LAS VEGAS —
The Southern Nevada Health District is currently investigating a tuberculosis exposure that occurred via a patient within Summerlin Hospital’s Neonatal Intensive Care Unit this past summer. Hospital management and staff have fully cooperated with every step of the investigation and continue to partner with the Health District to respond to this incident.
|FYI: Tuberculosis germs are spread through the air when a person with active disease of the lungs or throat talks, coughs or sneezes. People with TB disease are most likely to spread TB to people they spend time with every day. TB is not spread by shaking someone’s hand, touching bed linens, door knobs, or toilet seats, sharing silverware, plates, or cups.|
During the initial phase of the investigation it was determined that no NICU babies had close contact with the TB patient. In August, parents of the NICU babies received a letter from the Health District informing them of the investigation and the early findings. As part of this investigation, the Health District conducted ongoing surveillance and has now determined that the TB infection had spread to some hospital staff within the NICU.
While the risk of TB infection to babies who were exposed to a person with an active case of TB disease is still small, the Health District is now recommending TB testing for those babies and parents.
All NICU-affected families are being notified by the Health District. Other patients who were in the hospital during the impacted timeframe have not been found to be at increased risk for exposure to TB.
According to a news release from Summerlin Hospital, it continues to work with the Health District in its investigation.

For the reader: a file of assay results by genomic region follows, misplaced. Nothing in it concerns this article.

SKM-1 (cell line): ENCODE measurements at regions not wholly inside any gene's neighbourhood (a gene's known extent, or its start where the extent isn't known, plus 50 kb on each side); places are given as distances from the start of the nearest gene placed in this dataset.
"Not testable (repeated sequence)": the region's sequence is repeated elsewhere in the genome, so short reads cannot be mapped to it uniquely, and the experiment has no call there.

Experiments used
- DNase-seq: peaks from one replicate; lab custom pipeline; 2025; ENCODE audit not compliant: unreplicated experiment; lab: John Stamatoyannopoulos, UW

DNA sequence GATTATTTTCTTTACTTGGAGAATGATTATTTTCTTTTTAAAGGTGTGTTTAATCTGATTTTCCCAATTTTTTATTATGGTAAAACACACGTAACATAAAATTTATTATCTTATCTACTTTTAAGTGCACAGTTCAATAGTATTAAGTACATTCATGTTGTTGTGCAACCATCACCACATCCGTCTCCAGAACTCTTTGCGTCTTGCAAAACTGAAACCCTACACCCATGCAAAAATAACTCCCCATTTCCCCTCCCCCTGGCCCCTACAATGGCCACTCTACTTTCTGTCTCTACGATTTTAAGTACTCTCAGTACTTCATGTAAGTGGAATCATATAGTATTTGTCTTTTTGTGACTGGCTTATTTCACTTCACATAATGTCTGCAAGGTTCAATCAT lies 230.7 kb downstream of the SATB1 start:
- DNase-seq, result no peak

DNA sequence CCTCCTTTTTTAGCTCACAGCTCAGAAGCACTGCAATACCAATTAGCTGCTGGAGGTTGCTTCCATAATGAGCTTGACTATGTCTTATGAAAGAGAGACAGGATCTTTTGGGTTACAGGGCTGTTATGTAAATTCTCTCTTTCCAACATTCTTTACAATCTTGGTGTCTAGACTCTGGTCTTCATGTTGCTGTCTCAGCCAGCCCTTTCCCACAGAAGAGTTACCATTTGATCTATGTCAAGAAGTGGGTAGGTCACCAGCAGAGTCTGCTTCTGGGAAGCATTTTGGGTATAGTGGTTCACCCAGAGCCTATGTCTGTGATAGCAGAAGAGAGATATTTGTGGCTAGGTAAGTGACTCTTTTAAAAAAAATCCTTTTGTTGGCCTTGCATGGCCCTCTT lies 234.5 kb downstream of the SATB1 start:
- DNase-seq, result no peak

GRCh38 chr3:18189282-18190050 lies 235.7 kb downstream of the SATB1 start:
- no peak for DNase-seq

The patient did not contract TB while at Summerlin Hospital but already had the disease upon their admission.
Working in conjunction with the Health District, Summerlin Hospital has offered to provide free chest X-rays to children who need additional follow-up.
During the Health District’s investigation, it was confirmed that hospital staff followed recommended guidelines.
“Our staff is vigilant in creating and maintaining the highest level of safety of patients and visitors,” said Robert Freymuller, CEO and Managing Director of Summerlin Hospital. “People with infectious diseases may visit many places until they are diagnosed and hospitalized. We use multiple precautions to contain, treat, and prevent germs from spreading to patients, visitors and staff, such as hand hygiene processes, protective equipment such as gowns, gloves, and masks, and rigorous cleaning and disinfecting processes.”
The Health District has set up a private clinic in order to provide testing for both the babies and parents. TB disease in babies is very serious and the Health District is working to coordinate all testing and treatment options with the families and their health care providers.
Members of the public who would like additional information about tuberculosis or this investigation may call the health district’s helpline at (702) 759-4636. Hours of operation are Monday through Friday from 9 a.m. to 5 p.m.— From news release